The Privacy Concerns of Live Facial Recognition Technology
Facial recognition technology has been proliferating in recent times as part of the wider trend of biometric security. Facial recognition can make many aspects of our lives easier and more secure. Many will be familiar with the technology as a common means of unlocking phones and other personal electronic devices. There is a lot of data collected as the unique composition of a face is scanned and recognised and this allows for a totally unique biometric profile and the increased security that comes with that.
But concerns have recently been raised regarding what is known as live facial recognition (LFR). This is a system that scans, recognises and stores a person’s biometric facial data in real time. The system works by integrating the data with a network of interconnected data centres, using algorithms to recognise and analyse facial data. With such personal data collected automatically and on a mass scale, certain privacy and security concerns become pressing.
The concern is not that people are exposed to unwanted surveillance – CCTV systems do that already – but that identities are automatically inferred from biometric details and potentially sensitive data is retrieved in order to profile the individual. This information can be stored on the system or retrieved from the internet. In future, there is serious potential to overlay CCTV systems with LFR and have facial details checked against collected data, which could include social media.
This means that an individual could be checked against their online activity and identified in a public place through a series of fully automated processes, with no permission granted at any point.
Potential Uses for LFR
The potential commercial benefits of installing such technology are exactly what could ultimately encourage its proliferation. If people can be profiled in real time, it could allow LFR systems to feed that data into other automated responses. The result could be personalised adverts served up to people in public places or market data collected from the profiles of customers attending an event or entering a particular premises.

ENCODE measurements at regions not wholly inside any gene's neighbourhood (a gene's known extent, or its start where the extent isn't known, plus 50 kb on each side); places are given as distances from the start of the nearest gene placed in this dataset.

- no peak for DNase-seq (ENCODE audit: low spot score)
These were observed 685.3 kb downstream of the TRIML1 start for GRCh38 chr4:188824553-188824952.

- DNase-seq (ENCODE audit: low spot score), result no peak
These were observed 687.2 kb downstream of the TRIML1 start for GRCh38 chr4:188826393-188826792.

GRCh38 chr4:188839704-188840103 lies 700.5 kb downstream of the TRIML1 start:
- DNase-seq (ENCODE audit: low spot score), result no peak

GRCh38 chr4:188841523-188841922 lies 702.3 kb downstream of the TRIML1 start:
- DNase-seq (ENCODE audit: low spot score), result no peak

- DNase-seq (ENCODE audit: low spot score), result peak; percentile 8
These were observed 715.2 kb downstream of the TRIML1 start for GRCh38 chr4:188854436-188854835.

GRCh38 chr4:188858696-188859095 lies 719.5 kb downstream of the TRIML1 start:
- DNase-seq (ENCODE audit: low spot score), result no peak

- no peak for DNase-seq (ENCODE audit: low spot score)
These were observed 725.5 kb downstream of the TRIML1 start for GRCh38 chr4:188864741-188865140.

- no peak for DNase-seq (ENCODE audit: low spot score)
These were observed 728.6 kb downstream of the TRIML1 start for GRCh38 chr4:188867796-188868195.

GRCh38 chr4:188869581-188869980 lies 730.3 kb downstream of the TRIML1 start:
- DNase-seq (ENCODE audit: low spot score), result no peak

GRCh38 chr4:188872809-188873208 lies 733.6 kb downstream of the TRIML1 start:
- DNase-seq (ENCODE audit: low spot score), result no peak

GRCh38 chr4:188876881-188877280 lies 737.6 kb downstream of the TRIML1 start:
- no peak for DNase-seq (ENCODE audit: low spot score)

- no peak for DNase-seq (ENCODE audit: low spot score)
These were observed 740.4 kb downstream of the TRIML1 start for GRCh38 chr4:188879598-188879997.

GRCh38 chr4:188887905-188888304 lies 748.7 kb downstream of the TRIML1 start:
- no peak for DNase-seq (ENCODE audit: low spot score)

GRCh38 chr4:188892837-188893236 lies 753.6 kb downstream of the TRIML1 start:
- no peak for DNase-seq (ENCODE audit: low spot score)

There are also the obvious security applications of LFR that come with their own ethical concerns. Naturally, LFR could automatically check facial data against a database of known offenders in order to provide security for any sensitive locations. Yet, while such security screening is already common practice among official and legal institutions, the danger lies in the ability of private companies or even individuals to use this technology. LFR operating in a retail environment, for example, could check all collected biometric facial data against the images of known shoplifters or other undesirable persons who have otherwise run afoul of the law. This could lead to a common practice of private entities collecting facial data for security applications.
The clear goal in regulating this technology should be to ensure that it does not proliferate and expand into the private sphere without due regard for data protection and the limited rights of private entities to store the facial biometric data of members of the public.
It is telling that, in the US, the technology has met resistance on account of the governing rules not being clear enough. Some American cities have banned the use of LFR and several companies have discontinued its use until the rules are made clearer.
The UK Information Commissioner Elizabeth Denham recently published an official Commissioner’s Opinion specifically on the use of LFR in public places with the aim of outlining the conditions under which its use would be justified. By ultimately enforcing such criteria, the hope is that concern for privacy will always be at the heart of any decision to deploy LFR.
By clearly marking a threshold for its use, the many great benefits and useful applications of LFR – for example in the search for missing persons – can be fully realised without the danger of abuse or serious privacy violation.